A survey has found that while 80 percent of attendees at a recent international biosecurity conference say their organizations — including first responder, medical, military and industrial outfits — have plans in place to counter bioterrorism, two-thirds doubt they would be safe in the event of a biological or chemical attack.From BioSecurity 2002:BioTerrorism Response Plans Doubted; Organizations Feel Vulnerable Despite Contingency Planning, According to Survey at International BioSecurity Summit
LAS VEGAS–(BUSINESS WIRE)–Nov. 25, 2002–Although 80 percent of attendees polled at this year’s BioSecurity Summit say their organizations have crisis management plans in place, an alarming two-thirds (66 percent) say they are not confident their organizations would be safe in the event of a biological or chemical attack.
“This paradox illustrates organizations are making efforts to plan ahead and protect themselves, but have some real concerns about the adequacy of their crisis response plans,” said Doug Kane, a 27-year FBI veteran and leader of the Citigate Global Intelligence and Security (CGIS) Crisis Management Practice, which conducted a survey of 111 senior government officials, scientists, corporate executives, law enforcement and public health officials last week at the 2002 BioSecurity Summit in Las Vegas. The survey was conducted in cooperation with conference organizer Key3Media.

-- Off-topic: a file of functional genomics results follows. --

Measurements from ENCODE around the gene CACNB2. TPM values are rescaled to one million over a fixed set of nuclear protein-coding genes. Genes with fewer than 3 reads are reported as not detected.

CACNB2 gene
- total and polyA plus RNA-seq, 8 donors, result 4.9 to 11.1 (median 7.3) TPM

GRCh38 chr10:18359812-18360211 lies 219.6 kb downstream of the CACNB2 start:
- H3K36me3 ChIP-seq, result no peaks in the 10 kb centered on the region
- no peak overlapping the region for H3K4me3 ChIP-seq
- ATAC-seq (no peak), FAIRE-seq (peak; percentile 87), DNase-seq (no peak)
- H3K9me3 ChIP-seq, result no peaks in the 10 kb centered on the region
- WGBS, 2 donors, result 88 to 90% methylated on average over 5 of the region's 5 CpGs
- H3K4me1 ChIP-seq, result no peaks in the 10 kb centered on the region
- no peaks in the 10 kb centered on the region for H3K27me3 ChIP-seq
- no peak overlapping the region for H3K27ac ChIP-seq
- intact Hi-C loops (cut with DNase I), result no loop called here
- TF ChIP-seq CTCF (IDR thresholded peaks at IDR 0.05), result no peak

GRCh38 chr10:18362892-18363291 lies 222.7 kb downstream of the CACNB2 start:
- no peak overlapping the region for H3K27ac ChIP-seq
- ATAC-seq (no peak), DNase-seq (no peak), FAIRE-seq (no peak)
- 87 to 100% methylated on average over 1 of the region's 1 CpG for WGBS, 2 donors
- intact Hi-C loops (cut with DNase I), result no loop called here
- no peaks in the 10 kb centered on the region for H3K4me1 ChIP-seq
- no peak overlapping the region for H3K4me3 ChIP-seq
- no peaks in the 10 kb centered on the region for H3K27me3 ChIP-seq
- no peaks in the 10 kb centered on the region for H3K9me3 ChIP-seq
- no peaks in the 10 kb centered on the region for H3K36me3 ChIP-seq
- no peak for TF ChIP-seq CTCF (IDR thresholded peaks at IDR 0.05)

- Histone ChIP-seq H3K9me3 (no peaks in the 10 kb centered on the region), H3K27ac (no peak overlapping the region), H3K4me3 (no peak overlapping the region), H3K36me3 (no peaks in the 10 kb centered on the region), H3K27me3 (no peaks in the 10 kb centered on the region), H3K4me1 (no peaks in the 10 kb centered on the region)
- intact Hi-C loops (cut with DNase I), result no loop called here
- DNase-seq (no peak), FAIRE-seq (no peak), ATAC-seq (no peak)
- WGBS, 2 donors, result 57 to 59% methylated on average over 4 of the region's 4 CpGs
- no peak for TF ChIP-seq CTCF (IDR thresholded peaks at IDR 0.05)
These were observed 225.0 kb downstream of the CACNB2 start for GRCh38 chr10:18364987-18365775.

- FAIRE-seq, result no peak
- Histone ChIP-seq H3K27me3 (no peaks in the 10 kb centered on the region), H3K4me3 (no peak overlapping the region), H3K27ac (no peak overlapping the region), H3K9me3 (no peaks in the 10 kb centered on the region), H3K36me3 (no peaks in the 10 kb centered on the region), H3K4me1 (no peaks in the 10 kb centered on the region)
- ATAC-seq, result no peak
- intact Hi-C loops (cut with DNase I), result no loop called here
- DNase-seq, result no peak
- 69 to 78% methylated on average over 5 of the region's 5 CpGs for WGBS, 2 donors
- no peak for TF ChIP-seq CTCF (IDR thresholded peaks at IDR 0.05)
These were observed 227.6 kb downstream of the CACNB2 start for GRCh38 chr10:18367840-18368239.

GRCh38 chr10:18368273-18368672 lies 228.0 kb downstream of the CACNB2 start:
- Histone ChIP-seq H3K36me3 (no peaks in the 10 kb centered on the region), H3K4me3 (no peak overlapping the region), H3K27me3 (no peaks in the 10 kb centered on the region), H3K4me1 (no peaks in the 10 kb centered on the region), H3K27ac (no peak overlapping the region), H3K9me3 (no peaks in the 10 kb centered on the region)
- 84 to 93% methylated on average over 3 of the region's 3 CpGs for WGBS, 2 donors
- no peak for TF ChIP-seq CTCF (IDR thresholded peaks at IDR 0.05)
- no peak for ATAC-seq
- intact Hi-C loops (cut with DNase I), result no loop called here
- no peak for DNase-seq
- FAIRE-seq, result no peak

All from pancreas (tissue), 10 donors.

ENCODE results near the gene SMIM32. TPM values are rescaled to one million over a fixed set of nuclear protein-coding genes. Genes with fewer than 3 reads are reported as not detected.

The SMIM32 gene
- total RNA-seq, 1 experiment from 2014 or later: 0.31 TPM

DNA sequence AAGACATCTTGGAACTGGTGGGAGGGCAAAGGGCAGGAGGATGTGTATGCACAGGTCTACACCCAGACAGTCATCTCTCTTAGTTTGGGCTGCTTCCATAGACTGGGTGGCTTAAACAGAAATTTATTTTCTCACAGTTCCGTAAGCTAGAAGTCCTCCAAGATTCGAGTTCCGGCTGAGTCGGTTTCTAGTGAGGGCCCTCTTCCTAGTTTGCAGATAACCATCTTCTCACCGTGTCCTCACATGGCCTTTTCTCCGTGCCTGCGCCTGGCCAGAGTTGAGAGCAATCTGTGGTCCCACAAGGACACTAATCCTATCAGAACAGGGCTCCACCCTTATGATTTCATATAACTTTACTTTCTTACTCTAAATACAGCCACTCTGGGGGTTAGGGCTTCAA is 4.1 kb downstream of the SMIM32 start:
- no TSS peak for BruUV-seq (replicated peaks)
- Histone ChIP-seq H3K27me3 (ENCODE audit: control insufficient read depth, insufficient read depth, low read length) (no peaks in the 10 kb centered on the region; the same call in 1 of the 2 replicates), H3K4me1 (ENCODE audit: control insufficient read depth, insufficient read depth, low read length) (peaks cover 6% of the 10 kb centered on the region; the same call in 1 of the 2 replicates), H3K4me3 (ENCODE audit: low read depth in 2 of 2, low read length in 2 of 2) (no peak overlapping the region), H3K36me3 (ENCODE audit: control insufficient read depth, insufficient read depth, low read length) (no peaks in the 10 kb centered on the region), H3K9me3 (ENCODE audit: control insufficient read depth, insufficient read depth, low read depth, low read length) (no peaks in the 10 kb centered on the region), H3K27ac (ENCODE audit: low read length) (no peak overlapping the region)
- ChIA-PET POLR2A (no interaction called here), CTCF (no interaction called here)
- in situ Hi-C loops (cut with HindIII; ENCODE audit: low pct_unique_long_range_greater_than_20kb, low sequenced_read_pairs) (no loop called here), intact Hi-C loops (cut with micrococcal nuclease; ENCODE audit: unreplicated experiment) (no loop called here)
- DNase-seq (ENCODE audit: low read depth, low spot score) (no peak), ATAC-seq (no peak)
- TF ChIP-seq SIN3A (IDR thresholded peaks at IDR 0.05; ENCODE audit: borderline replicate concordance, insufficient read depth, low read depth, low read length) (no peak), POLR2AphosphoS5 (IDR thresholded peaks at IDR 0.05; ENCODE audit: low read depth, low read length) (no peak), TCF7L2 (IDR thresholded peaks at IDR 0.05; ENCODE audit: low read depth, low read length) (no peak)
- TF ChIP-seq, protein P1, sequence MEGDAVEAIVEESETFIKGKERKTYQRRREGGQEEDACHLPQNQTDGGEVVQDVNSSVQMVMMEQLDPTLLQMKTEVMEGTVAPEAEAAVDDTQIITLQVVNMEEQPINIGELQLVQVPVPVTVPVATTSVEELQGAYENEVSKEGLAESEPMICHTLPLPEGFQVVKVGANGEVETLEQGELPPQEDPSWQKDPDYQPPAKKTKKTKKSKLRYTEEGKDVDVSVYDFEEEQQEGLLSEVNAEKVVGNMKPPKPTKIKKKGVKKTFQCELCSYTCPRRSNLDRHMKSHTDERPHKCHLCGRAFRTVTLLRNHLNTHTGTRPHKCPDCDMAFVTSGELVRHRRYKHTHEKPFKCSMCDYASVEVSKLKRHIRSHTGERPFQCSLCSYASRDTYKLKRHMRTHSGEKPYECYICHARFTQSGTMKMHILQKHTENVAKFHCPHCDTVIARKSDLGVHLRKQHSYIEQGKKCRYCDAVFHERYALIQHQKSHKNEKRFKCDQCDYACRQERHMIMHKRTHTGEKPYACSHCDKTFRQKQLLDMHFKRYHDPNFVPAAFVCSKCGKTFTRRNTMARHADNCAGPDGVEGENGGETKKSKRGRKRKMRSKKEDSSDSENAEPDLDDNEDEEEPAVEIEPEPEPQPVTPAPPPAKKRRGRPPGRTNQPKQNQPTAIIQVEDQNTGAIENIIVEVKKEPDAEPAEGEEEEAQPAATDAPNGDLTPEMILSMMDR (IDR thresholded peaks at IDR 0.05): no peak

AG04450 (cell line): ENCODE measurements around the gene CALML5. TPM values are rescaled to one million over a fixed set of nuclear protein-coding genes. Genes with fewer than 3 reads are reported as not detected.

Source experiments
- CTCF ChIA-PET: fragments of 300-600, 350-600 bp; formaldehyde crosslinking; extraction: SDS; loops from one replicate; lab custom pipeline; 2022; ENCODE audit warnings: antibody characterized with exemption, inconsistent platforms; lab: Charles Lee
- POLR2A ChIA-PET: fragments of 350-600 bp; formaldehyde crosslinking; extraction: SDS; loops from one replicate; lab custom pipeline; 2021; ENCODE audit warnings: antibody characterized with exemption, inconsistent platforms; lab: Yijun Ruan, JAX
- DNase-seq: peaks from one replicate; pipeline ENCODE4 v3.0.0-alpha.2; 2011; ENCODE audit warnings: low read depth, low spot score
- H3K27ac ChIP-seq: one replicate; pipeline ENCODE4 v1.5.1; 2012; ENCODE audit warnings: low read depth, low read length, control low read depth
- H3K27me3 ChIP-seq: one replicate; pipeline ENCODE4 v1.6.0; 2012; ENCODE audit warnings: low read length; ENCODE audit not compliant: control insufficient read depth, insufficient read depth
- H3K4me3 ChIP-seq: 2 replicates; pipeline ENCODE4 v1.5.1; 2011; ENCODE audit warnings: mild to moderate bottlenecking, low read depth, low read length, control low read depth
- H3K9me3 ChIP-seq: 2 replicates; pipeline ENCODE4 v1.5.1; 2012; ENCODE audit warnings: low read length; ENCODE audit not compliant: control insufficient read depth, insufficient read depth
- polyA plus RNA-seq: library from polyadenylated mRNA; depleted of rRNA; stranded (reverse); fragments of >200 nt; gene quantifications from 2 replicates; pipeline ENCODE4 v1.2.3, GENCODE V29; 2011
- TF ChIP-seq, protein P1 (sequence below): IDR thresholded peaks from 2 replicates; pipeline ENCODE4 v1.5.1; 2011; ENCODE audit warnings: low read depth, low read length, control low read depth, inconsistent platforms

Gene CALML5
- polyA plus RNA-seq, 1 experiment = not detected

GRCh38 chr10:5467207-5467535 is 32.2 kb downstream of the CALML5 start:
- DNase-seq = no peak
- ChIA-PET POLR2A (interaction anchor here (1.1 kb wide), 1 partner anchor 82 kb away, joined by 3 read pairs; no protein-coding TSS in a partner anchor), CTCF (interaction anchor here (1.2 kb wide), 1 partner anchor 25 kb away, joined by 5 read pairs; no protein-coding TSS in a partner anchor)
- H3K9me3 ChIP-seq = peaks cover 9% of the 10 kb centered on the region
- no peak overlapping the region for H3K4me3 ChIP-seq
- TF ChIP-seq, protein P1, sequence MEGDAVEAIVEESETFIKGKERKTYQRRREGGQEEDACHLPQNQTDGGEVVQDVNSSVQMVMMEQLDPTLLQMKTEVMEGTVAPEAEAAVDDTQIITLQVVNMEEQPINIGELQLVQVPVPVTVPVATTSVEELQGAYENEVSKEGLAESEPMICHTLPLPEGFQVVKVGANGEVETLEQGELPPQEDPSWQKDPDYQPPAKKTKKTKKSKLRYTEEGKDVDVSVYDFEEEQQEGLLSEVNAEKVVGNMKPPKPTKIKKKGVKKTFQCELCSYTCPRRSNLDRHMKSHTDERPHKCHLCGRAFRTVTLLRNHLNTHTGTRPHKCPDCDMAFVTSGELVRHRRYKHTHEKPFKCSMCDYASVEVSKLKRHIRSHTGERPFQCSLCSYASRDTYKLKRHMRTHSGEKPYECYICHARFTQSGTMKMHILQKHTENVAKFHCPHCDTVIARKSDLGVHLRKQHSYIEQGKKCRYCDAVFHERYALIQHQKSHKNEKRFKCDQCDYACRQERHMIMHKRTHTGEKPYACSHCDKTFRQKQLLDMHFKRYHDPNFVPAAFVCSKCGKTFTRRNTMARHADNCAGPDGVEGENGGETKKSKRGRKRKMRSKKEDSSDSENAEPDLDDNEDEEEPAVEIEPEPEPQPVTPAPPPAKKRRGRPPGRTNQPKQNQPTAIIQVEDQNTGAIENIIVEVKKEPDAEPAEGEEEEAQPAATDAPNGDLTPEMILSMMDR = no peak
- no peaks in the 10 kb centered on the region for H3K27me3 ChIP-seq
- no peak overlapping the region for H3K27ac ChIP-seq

“The survey findings reinforce what we’ve seen working with organizations over the last six months,” said Kane. “Although many have crisis plans in place, most fail to regularly test and adapt those plans to meet the changing needs of their organizations. In addition, very few are adequately training employees about how to implement contingency plans once a crisis occurs.”
Notably, 50 percent of the survey respondents said they are relying on federal and state authorities to handle bioterrorism threats, while less than a third (30 percent) said their organizations have budgeted additional funds for crisis and contingency planning since September 11 of last year.
“It’s somewhat surprising that half of the attendees we polled — individuals who clearly have a stake in biosecurity issues — said they are relying on the government to manage bioterrorism threats,” said Paul Viollis, director of CGIS’ Security Services Practice, who is an expert in workplace security and counter terrorism. “While government authorities will play a significant role in responding to attacks, every organization, whether public or private, needs to take responsibility for addressing potential threats.”
On the bright side, 71 percent of respondents whose organizations have a crisis management plan in place ( 57 percent of total respondents) reported their plans include a dedicated response for bio- or chemical-terrorism. In this same group, 66 percent said their crisis management plans included vulnerability assessments of physical assets (office buildings, manufacturing facilities, distribution centers), while 66 percent reported their organizations conduct employee and vendor background screenings.